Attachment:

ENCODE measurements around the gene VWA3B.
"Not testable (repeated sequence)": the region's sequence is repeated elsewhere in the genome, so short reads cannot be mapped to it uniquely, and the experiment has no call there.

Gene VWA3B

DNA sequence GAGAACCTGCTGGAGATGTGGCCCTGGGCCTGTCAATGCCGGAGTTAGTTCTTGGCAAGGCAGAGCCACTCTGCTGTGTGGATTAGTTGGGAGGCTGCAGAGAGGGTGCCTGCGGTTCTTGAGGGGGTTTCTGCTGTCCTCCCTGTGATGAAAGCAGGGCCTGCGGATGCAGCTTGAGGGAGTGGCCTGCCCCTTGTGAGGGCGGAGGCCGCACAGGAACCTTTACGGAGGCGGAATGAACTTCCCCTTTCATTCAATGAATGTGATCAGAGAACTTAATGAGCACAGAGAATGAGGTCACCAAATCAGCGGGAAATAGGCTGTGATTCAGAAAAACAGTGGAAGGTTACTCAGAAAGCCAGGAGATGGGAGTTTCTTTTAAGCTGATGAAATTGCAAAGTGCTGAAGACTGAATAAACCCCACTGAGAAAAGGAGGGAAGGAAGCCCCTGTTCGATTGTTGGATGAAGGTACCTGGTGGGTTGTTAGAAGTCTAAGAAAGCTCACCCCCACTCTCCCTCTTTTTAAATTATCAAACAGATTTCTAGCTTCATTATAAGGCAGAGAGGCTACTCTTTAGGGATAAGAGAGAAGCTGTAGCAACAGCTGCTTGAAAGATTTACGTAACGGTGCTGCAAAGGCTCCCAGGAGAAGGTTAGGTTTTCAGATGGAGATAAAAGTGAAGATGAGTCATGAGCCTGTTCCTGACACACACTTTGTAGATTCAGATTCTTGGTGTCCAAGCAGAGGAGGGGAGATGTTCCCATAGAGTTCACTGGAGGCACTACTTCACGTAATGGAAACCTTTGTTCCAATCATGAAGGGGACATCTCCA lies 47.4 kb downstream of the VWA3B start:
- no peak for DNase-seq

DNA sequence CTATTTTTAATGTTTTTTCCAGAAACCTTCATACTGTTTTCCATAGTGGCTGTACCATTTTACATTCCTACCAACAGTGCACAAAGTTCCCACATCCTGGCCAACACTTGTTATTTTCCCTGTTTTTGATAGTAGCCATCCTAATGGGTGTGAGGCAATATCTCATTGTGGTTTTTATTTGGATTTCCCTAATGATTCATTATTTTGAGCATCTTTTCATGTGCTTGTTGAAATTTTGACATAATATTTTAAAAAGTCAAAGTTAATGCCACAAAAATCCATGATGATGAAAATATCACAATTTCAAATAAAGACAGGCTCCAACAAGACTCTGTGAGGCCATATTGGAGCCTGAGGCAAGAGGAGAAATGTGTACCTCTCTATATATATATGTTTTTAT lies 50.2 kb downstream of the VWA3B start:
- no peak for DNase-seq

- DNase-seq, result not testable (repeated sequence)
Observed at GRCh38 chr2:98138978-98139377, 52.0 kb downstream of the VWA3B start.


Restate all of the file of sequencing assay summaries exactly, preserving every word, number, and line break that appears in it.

ENCODE measurements around the gene VWA3B.
"Not testable (repeated sequence)": the region's sequence is repeated elsewhere in the genome, so short reads cannot be mapped to it uniquely, and the experiment has no call there.

Gene VWA3B

DNA sequence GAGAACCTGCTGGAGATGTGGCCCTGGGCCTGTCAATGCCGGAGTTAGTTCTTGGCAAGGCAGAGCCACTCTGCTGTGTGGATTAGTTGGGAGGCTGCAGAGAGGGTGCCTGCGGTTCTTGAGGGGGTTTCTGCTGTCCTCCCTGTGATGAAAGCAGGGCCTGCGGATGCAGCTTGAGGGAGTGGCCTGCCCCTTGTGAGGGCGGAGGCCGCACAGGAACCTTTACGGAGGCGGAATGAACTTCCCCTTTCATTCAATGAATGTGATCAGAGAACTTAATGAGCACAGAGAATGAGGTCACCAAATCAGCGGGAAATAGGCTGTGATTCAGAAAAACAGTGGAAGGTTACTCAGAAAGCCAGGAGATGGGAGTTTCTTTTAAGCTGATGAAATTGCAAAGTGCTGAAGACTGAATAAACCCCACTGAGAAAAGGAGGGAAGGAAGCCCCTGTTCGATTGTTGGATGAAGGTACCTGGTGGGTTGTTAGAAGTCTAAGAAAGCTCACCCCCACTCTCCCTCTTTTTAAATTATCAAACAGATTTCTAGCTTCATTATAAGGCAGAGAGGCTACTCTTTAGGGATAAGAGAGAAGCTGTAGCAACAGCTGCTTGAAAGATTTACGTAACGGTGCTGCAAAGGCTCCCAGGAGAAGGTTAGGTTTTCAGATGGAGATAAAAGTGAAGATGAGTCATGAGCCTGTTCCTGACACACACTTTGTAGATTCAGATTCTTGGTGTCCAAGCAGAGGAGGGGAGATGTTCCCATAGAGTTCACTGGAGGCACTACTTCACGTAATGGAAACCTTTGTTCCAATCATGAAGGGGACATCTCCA lies 47.4 kb downstream of the VWA3B start:
- no peak for DNase-seq

DNA sequence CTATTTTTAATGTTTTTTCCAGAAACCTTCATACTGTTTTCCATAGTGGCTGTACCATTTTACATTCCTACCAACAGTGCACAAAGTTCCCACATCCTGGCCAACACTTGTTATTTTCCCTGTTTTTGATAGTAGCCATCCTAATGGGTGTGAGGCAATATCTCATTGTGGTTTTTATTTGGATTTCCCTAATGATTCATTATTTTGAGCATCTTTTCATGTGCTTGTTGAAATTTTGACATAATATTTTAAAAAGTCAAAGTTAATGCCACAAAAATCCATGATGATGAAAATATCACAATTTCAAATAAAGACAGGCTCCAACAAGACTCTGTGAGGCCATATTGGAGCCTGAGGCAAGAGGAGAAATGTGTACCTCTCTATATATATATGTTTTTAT lies 50.2 kb downstream of the VWA3B start:
- no peak for DNase-seq

- DNase-seq, result not testable (repeated sequence)
Observed at GRCh38 chr2:98138978-98139377, 52.0 kb downstream of the VWA3B start.